prescriptions delivered across 9,000 locations
saved in supply chain costs
Seventy percent of Walgreens’ business comes from its pharmacy operations, where more than 825 million prescriptions are filled for millions of patients each year. That translates to tens of thousands of transactions taking place every second, and each transaction produces hundreds of helpful data points from supply chain inventory to patient behaviors.
The potential value of this data to Walgreens to help modernize and transform the patient experience was immense, but the data infrastructure supporting it did not have the ability to process it efficiently to produce actionable insights. Walgreens legacy on-premises solution was built on Teradata and Hadoop technologies that were both costly and unable to scale to support new business requirements. Models were built on old data, they could not be updated in a timely fashion, and were difficult to deploy, which made them almost obsolete to data scientists.
“There was about a 48-hour turnaround time to make the data from store operations usable and useful. Once we got it, we didn’t really have an efficient or effective way to make it all work together. There just wasn’t a way to deliver better outcomes for the people who rely on our supply chain – our patients,” said Sashi Venkatesan, Director of Product Engineering – Pharmacy and Healthcare Data at Walgreens.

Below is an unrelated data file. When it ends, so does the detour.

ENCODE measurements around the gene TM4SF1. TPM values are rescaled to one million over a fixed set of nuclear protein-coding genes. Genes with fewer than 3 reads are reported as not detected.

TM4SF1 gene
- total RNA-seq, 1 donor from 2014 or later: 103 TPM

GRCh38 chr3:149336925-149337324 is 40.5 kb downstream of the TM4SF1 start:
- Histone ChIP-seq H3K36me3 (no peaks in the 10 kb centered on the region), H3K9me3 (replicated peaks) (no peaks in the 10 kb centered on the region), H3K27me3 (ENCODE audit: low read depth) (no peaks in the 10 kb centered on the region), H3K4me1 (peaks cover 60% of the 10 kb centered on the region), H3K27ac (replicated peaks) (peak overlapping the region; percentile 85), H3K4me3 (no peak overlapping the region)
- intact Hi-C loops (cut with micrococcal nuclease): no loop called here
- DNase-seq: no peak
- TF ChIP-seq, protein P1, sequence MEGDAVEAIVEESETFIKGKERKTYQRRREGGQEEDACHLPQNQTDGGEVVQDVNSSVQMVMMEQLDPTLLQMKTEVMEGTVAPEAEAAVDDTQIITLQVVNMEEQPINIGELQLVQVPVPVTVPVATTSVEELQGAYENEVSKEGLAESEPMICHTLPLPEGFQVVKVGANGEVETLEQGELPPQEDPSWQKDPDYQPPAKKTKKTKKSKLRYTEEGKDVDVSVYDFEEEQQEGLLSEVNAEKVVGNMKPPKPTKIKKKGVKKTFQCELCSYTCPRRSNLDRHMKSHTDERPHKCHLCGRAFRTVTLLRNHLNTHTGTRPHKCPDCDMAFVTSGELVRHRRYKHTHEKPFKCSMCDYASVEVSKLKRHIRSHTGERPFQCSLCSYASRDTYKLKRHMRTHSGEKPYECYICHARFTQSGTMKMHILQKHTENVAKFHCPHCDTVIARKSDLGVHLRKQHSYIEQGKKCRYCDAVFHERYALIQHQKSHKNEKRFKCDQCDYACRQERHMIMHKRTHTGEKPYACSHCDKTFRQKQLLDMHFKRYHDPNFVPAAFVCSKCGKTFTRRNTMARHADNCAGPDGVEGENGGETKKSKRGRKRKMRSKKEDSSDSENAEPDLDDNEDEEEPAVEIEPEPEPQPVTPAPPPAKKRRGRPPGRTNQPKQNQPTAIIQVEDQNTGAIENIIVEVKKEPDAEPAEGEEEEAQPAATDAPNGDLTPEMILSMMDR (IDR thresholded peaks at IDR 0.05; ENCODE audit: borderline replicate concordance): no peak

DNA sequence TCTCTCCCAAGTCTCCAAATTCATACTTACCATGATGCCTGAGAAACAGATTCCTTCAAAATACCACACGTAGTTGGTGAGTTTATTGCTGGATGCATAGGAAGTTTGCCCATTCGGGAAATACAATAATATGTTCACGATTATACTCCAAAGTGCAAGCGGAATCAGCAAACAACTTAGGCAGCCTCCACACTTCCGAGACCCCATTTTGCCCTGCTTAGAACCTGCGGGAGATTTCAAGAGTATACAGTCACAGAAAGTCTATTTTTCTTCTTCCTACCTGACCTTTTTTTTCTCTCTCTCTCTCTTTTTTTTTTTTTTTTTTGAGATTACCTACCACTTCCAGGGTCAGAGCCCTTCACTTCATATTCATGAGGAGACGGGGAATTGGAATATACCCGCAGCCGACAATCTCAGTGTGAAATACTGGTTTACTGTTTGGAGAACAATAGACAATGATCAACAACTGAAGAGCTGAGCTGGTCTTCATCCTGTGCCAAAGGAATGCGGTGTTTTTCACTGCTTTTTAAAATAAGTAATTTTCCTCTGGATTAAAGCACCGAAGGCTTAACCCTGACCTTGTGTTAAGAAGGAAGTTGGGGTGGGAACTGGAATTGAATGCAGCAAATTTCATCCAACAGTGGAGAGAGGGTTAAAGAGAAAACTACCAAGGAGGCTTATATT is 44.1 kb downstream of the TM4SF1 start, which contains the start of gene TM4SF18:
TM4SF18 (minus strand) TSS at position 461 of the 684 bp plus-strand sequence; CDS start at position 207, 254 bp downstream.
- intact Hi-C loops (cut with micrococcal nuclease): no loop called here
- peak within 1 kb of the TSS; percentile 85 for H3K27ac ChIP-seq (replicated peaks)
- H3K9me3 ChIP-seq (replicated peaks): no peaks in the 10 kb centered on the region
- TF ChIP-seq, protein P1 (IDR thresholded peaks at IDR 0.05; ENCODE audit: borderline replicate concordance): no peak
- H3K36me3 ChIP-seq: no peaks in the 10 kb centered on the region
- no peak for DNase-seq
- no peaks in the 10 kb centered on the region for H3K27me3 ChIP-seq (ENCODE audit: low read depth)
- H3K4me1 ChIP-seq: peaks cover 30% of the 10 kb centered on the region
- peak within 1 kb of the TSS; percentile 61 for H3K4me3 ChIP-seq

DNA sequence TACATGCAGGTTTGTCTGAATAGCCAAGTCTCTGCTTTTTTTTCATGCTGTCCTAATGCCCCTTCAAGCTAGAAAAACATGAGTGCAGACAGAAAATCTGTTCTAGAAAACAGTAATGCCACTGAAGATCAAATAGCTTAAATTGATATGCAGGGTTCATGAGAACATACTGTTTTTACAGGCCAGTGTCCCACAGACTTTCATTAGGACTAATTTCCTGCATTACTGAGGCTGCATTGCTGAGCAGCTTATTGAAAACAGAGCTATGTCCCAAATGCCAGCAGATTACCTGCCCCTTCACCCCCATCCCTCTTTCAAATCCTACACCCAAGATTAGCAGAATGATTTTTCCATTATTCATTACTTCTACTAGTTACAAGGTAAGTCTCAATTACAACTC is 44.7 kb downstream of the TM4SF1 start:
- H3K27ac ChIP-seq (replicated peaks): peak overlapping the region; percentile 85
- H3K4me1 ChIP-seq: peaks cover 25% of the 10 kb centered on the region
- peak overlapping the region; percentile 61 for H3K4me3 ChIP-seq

Limited insights into the supply chain resulted in both online and in-store order issues and miscalculated inventory levels. Pharmacists tried to keep up with inventory on the existing demand planners, but the result was low productivity and high operational costs. Also, time-consuming prescription operations further compromised the patient experiences as pharmacists spent less time on meaningful interactions with patients. In order to empower pharmacists and pharmacies to deliver the high-quality care patients deserve, Walgreens needed a modern, reliable and scalable data solution that would serve accurate inventory insights and streamline operations so they could focus on the patient.
Walgreens chose to complete their digital transformation with Microsoft Azure and the Databricks Lakehouse Platform because of its security, performance and production scale. Bringing all of Walgreens’ data (structured, unstructured and semi-structured) into the Lakehouse enabled lightning speed data insights, with horizontally scalable data engineering pipelines across petabytes of data.
Luigi Guadagno, Group Vice President, Pharmacy Healthcare Technology Platform at Walgreens, explained, “There are two components of Databricks Lakehouse Platform that really stand out. One is that we can bring so much data together into a single location, and in real time, collate it and understand it. Two is that it allows all of our different data teams to work better together. We’re getting better and smarter algorithms and generating new types of reporting that help people understand the supply chain, store labor and productivity, patient vaccine scheduling, and prescription pickup processes.”